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Determine your Fico

New FICO Changes You Need To Know
George Boelcke FCI

Recently, Fair Isaac, the developer of the FICO score that every lender uses to rule your financial life, has undergone some changes. FICO has be tweaking and fine-tuning their super-secret formula of all your credit bureau information used in calculating your score.

Exact information, and a lot of details, are never going to come be released in order to protect the formula, but it will impact every person with a credit file. After all, almost every lender uses the score, along with landlords, employers and insurance companies, not only for a yes or no decision, but also to set your rates!

The new formula separates all files into 12 different categories. Eight of these broad sorting categories are for "good" credit files, and four are for "bad" credit files. Since there used to be two "bad" segments, that's quite a jump in the percentage of negative files over the old system.

Here are some of the areas and how they'll impact your score:

Authorized user credit cards: If you have a credit card in someone else's name, but you are an authorized user, the credit rating benefit will no longer report on your file. Lenders made a huge stink, and largely for good reason, that these reporting's were being abused. In fact, there were companies "renting" out good credit ratings by matching someone with a bad credit score with someone who allowed that person to just become an authorized user "on paper."

So to continue getting the benefit of the credit rating, while piggybacking off someone else's file, you'll now need to become an actual supplemental card holder. In other words, your name needs to be on the legal documents. But industry insiders estimate this may affect upwards of 30 percent of credit files, and that could be as high as 60 million people who will now lose out on their legitimate credit rating boost.

One late payment won't kill your credit score anymore. The rough formula used to be that someone with a great track record paying one item, one month late, had their score drop around 100 points. That will no longer be as punitive as the score looks more at the big picture, and becomes a little more forgiving of a one-time hiccup. That change is certainly welcome and common sense. After all, being in arrears on one thing for some reason or another is not an indicator that your whole credit world is about to end.

But: If there's a trend of arrears, the score will now hit you harder, which is fair enough.

90-day arrears: There will now be a better sorting of what type of credit goes three or more months in arrears. After all, there's a difference between a $200 department store card and a $10,000 loan.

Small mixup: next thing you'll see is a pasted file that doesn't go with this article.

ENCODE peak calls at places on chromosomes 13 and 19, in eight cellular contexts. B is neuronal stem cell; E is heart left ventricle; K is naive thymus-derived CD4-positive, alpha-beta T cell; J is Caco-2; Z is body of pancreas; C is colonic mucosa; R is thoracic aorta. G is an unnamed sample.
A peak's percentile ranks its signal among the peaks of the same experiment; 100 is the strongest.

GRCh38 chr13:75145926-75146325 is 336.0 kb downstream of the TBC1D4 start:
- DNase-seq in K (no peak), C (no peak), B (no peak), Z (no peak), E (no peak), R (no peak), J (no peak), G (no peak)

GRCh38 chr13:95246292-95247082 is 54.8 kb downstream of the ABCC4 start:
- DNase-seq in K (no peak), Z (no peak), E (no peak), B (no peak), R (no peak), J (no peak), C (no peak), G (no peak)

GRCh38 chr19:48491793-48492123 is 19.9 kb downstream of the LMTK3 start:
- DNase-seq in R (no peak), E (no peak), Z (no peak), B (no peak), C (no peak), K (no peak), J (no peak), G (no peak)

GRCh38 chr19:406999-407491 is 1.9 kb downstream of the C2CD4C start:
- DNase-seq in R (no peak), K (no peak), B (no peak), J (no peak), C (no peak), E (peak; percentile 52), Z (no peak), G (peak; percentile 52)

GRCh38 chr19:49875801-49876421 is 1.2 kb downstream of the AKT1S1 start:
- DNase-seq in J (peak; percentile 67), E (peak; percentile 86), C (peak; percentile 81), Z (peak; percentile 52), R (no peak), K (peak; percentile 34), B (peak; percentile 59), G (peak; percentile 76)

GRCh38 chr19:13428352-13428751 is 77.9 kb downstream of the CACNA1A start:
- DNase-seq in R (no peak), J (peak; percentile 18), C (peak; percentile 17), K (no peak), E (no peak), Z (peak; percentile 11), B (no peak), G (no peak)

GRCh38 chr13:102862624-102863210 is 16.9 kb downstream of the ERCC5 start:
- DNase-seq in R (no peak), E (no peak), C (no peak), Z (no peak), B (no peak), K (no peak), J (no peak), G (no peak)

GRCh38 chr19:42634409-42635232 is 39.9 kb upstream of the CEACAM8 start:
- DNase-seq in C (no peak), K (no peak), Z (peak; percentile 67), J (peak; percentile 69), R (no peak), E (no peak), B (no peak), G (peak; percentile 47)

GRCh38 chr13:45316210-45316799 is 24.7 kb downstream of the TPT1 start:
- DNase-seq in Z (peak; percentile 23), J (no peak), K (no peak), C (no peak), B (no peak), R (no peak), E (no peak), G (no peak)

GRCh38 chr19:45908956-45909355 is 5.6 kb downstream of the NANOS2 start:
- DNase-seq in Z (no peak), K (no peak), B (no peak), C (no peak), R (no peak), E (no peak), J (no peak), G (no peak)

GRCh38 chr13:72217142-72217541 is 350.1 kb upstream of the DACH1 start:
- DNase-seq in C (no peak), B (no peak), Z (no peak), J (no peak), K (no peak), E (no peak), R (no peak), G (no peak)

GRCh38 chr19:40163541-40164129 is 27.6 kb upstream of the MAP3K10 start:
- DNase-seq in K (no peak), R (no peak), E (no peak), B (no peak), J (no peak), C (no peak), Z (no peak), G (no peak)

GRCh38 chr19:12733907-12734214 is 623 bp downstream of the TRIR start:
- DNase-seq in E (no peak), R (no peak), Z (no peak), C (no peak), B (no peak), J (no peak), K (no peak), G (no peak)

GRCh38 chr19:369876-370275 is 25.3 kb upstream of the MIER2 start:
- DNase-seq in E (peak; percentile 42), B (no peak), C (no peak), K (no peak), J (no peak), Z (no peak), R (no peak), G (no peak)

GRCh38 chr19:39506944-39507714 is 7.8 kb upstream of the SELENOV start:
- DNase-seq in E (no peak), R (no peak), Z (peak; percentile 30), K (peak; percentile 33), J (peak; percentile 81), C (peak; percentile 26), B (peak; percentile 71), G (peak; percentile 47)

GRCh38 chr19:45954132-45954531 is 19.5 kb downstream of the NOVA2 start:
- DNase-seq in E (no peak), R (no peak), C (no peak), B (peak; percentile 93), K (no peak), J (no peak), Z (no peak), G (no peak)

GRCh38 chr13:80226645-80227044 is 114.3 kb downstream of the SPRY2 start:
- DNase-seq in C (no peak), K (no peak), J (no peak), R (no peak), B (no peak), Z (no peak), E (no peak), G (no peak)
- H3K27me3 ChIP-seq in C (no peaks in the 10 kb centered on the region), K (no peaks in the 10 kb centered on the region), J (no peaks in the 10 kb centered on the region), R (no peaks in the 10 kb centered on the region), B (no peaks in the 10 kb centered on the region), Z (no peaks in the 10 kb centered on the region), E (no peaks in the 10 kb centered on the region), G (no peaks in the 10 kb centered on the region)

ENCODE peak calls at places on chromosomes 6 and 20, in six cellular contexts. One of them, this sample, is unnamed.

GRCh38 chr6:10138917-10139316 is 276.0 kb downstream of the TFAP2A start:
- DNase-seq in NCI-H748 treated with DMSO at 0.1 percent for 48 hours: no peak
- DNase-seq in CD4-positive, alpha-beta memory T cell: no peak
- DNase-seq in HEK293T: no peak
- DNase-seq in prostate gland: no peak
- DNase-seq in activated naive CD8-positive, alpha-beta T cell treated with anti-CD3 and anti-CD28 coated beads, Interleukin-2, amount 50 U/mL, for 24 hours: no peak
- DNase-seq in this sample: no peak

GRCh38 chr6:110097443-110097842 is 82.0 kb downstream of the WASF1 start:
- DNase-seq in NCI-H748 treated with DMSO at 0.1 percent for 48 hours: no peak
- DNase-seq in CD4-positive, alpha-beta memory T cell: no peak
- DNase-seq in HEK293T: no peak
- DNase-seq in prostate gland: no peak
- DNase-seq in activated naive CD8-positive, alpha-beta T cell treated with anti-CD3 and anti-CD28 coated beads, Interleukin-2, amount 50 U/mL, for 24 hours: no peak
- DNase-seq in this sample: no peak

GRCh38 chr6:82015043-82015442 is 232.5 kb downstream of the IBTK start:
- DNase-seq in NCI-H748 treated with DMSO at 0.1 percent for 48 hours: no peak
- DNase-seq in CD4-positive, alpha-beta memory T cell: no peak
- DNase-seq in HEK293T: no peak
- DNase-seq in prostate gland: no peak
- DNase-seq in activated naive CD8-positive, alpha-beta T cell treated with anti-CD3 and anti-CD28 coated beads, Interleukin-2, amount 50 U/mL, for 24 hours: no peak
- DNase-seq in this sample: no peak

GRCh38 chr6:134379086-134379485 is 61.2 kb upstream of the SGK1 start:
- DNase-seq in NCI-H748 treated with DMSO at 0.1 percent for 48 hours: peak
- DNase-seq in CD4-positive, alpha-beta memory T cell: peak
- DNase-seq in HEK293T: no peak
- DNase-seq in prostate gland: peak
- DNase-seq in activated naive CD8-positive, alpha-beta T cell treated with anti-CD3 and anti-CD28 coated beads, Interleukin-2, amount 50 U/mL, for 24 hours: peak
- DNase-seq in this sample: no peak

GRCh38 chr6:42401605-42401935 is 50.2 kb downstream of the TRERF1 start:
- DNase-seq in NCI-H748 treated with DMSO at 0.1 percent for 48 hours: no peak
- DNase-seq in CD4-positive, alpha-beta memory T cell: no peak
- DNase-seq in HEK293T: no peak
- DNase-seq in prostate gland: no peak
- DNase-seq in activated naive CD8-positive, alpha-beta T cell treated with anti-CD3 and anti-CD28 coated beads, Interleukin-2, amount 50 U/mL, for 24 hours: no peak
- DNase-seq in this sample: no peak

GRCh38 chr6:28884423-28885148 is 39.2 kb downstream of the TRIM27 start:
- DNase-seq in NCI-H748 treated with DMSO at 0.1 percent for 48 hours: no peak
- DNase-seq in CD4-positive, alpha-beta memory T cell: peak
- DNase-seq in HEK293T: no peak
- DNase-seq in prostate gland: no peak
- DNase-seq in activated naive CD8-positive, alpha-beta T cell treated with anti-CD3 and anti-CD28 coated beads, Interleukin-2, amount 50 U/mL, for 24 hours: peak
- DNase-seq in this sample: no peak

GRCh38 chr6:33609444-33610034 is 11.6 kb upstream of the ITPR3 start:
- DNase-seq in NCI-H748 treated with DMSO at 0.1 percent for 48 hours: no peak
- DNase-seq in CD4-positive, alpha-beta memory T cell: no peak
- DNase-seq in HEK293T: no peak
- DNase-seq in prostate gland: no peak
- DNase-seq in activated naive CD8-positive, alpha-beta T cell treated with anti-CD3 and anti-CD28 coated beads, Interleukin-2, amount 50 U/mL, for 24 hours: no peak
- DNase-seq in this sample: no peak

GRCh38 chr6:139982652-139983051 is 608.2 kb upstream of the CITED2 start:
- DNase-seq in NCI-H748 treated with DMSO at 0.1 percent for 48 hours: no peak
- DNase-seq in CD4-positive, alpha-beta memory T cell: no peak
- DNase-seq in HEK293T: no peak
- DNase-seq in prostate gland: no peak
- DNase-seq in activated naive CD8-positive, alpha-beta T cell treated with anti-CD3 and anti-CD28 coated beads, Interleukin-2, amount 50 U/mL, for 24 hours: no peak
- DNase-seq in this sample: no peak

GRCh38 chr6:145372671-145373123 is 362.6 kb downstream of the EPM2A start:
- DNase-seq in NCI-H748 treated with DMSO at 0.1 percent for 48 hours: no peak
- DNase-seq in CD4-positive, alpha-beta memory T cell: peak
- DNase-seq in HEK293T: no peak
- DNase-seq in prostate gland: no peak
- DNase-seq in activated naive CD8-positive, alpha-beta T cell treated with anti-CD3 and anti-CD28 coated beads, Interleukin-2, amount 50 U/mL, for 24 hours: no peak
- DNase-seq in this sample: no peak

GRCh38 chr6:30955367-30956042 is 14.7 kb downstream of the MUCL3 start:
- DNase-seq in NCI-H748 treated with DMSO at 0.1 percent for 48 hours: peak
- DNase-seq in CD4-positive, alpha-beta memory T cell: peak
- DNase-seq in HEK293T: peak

New applications for credit: Your credit score won't be as sensitive, or negative, on new credit applications. No matter what, you should still stay away from department store cards for lots of other reasons.

Keep your balances down: Your score will now be much more sensitive to the balances you carry. That's not unreasonable, and common sense. Bigger balances make for higher payments, which is one way to get into real financial trouble.

Active use of credit cards now matters: If you have a credit card that you haven't used for a long time, take it out and give it a small test drive. A card you haven't used, but is still active, keeps reporting the limit, and rating history, and adds (in a good way) to your percentage of credit used.

But the FICO score is now more aware that the card has been at a zero balance for some time and starts to lower the weighting (importance) of the impact from that card on your score. So keeping it active is now another step beyond just leaving it in a drawer. It's worthwhile to trigger a charge every couple of months to prevent your FICO from thinking the card has gone to sleep forever.

Your mix of credit: Remember the old saying, "all your eggs in one basket?" Well, the credit score now knows that saying, too. There is a different scoring on the mix of your total credit. In other words, is there nothing but credit cards, which is higher risk, higher rates and all unsecured? Or is it well balanced between some credit cards, installment loans and the likes.

But who is Fair Isaac really doing this for? They're selling lenders on the fact that these changes, tune-ups, upgrades, or whatever you want to call them are designed for lenders to reduce their default rates by five to 15 percent.

Sorry, you thought it was to help consumer? Not quite, because the big buyers of credit scores are lenders, and they're the ones who need to be satisfied that the scores they rely on accurately predict the future risks in their portfolios.


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